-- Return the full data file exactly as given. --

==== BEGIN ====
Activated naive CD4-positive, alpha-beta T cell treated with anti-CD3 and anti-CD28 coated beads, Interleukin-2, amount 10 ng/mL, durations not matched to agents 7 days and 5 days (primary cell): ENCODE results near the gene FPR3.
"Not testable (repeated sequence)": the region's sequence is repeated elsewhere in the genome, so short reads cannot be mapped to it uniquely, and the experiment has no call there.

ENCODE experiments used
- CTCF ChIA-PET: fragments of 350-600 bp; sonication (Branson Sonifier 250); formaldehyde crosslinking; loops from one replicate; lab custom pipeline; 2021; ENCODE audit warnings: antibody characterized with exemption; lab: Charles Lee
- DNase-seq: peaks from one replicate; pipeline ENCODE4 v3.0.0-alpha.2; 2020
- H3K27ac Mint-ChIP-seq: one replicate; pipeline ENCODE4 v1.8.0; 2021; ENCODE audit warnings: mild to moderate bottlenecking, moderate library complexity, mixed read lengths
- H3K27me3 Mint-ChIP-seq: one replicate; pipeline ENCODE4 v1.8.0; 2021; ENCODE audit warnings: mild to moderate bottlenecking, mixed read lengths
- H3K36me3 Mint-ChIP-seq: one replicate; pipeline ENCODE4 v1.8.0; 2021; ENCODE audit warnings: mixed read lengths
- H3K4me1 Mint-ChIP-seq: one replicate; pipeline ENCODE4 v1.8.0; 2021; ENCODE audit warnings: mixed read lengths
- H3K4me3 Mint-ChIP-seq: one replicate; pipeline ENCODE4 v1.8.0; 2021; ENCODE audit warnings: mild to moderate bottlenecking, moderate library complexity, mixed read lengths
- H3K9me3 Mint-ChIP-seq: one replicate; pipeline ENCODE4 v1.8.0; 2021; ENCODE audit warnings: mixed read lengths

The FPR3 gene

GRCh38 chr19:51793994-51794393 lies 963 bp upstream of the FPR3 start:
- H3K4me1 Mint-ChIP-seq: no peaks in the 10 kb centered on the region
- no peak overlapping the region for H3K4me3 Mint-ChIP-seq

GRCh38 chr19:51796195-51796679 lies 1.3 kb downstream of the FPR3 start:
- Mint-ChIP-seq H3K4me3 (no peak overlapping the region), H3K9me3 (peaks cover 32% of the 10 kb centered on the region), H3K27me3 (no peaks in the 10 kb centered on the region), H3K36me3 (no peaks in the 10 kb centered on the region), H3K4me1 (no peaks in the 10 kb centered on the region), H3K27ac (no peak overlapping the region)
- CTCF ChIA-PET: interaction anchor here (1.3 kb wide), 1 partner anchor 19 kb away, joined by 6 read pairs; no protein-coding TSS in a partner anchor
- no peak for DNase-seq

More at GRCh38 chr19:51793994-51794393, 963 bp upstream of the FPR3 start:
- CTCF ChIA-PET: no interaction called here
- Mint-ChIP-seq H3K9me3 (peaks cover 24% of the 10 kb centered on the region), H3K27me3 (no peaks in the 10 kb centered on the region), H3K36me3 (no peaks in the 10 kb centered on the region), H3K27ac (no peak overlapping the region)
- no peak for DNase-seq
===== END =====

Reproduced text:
Activated naive CD4-positive, alpha-beta T cell treated with anti-CD3 and anti-CD28 coated beads, Interleukin-2, amount 10 ng/mL, durations not matched to agents 7 days and 5 days (primary cell): ENCODE results near the gene FPR3.
"Not testable (repeated sequence)": the region's sequence is repeated elsewhere in the genome, so short reads cannot be mapped to it uniquely, and the experiment has no call there.

ENCODE experiments used
- CTCF ChIA-PET: fragments of 350-600 bp; sonication (Branson Sonifier 250); formaldehyde crosslinking; loops from one replicate; lab custom pipeline; 2021; ENCODE audit warnings: antibody characterized with exemption; lab: Charles Lee
- DNase-seq: peaks from one replicate; pipeline ENCODE4 v3.0.0-alpha.2; 2020
- H3K27ac Mint-ChIP-seq: one replicate; pipeline ENCODE4 v1.8.0; 2021; ENCODE audit warnings: mild to moderate bottlenecking, moderate library complexity, mixed read lengths
- H3K27me3 Mint-ChIP-seq: one replicate; pipeline ENCODE4 v1.8.0; 2021; ENCODE audit warnings: mild to moderate bottlenecking, mixed read lengths
- H3K36me3 Mint-ChIP-seq: one replicate; pipeline ENCODE4 v1.8.0; 2021; ENCODE audit warnings: mixed read lengths
- H3K4me1 Mint-ChIP-seq: one replicate; pipeline ENCODE4 v1.8.0; 2021; ENCODE audit warnings: mixed read lengths
- H3K4me3 Mint-ChIP-seq: one replicate; pipeline ENCODE4 v1.8.0; 2021; ENCODE audit warnings: mild to moderate bottlenecking, moderate library complexity, mixed read lengths
- H3K9me3 Mint-ChIP-seq: one replicate; pipeline ENCODE4 v1.8.0; 2021; ENCODE audit warnings: mixed read lengths

The FPR3 gene

GRCh38 chr19:51793994-51794393 lies 963 bp upstream of the FPR3 start:
- H3K4me1 Mint-ChIP-seq: no peaks in the 10 kb centered on the region
- no peak overlapping the region for H3K4me3 Mint-ChIP-seq

GRCh38 chr19:51796195-51796679 lies 1.3 kb downstream of the FPR3 start:
- Mint-ChIP-seq H3K4me3 (no peak overlapping the region), H3K9me3 (peaks cover 32% of the 10 kb centered on the region), H3K27me3 (no peaks in the 10 kb centered on the region), H3K36me3 (no peaks in the 10 kb centered on the region), H3K4me1 (no peaks in the 10 kb centered on the region), H3K27ac (no peak overlapping the region)
- CTCF ChIA-PET: interaction anchor here (1.3 kb wide), 1 partner anchor 19 kb away, joined by 6 read pairs; no protein-coding TSS in a partner anchor
- no peak for DNase-seq

More at GRCh38 chr19:51793994-51794393, 963 bp upstream of the FPR3 start:
- CTCF ChIA-PET: no interaction called here
- Mint-ChIP-seq H3K9me3 (peaks cover 24% of the 10 kb centered on the region), H3K27me3 (no peaks in the 10 kb centered on the region), H3K36me3 (no peaks in the 10 kb centered on the region), H3K27ac (no peak overlapping the region)
- no peak for DNase-seq